About nine months before I wrote my first book, I told my former high school English teacher to stop asking when I was going to write a novel.
“I’m never going to be that kind of writer,” I explained. “I’m a critic. I write nonfiction.”
As a PhD student, what I said was true. I loved being an English nerd, and I was good at reading other people’s books and thinking through the problems they presented.
As the person who had taught me literature, my teacher understood. But maybe she also sensed the truth: There existed a secret part of me, one I’d papered over with critical essays, that longed to make rather than just dissect.
Because I had papered over that part, I had decided long ago that I wasn’t any good at creative writing because it was so hard. Ideas for essays, on the other hand, came to me easily. Reading a book, any book, turned my brain into something resembling the finale of a fireworks display. I could see multiple opportunities for arguments about gender, sexuality, power, and all the other juicy theories I’m obsessed with.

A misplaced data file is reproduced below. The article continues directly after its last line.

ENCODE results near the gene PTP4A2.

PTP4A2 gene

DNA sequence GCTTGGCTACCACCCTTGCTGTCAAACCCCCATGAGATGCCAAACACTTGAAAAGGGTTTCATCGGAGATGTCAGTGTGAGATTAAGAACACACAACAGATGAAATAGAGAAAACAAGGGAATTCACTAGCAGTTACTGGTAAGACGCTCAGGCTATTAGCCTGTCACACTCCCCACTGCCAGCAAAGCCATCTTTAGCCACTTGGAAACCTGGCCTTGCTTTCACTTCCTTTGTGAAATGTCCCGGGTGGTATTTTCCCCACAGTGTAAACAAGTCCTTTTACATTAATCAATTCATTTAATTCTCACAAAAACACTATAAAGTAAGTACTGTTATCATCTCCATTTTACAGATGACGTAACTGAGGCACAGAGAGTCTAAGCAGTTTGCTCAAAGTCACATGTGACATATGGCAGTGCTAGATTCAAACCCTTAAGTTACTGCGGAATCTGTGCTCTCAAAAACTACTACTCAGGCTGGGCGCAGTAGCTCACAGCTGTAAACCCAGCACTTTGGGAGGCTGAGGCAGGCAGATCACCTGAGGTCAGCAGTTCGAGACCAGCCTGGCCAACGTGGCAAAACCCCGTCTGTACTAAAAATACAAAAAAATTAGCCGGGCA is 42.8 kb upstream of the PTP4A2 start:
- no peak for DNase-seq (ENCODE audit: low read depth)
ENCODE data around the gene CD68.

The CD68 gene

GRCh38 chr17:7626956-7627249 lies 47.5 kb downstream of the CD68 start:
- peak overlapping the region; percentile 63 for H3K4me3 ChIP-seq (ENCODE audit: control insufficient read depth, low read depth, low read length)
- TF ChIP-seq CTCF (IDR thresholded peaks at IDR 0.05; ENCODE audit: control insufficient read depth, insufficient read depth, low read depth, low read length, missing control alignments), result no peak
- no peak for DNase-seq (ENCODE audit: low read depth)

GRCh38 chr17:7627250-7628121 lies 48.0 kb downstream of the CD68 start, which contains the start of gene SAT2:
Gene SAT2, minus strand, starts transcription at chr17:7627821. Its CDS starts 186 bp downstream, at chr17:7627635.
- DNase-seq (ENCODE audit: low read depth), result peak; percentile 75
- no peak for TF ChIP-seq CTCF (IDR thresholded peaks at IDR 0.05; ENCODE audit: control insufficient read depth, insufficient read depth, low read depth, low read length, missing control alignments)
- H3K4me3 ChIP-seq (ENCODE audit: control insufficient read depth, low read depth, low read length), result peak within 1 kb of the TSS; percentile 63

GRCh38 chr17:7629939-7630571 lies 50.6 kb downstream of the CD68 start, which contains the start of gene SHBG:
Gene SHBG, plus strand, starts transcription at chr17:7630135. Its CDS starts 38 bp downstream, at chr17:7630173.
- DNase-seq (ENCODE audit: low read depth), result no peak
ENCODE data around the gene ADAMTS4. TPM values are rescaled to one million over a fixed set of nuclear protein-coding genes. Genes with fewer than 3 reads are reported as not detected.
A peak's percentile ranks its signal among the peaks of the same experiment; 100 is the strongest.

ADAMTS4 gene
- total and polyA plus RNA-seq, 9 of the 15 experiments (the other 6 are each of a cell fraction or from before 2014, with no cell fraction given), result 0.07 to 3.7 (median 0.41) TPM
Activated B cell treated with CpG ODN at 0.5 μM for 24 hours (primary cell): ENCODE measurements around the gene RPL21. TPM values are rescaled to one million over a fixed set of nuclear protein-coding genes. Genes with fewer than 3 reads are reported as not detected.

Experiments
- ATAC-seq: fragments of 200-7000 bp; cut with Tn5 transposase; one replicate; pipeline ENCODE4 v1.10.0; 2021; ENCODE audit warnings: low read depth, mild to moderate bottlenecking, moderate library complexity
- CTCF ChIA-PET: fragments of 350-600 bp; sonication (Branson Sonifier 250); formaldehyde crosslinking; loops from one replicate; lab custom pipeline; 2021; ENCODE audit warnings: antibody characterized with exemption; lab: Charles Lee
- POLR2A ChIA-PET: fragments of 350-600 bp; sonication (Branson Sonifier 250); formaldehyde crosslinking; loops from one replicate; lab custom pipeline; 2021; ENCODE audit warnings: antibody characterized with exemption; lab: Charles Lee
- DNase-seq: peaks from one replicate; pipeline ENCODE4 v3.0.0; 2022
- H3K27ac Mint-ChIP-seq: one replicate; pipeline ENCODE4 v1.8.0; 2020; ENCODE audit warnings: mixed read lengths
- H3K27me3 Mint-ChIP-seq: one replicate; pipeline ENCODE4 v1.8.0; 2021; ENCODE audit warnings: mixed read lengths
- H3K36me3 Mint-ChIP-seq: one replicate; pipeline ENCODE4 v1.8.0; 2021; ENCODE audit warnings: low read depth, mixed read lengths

But when I sat down to write something creative, nothing happened. I vividly remember buying a how-to writing book right after graduating and thinking, Okay. You’re going to do this. Go write the Great American Novel!
I typed a sentence based on one of the book’s writing prompts.
It sat on the monitor in front of me like a steaming pile of shit.
I erased it and typed another one. It was equally shitty. I deleted it and tried again.
I did this for about 10 minutes, typing and deleting, until I had an epiphany.
I’m not meant to be a writer. At least not of fiction. Shouldn’t it be easy, if it was what I was meant to do? Writing essays was a piece of cake, so if this was hard, it probably meant I should give up.
The how-to book disappeared, along with my delusions of creativity. I became a critic, which I told myself was a perfect balance. After all, I was writing. Successfully! But it all led to that moment when…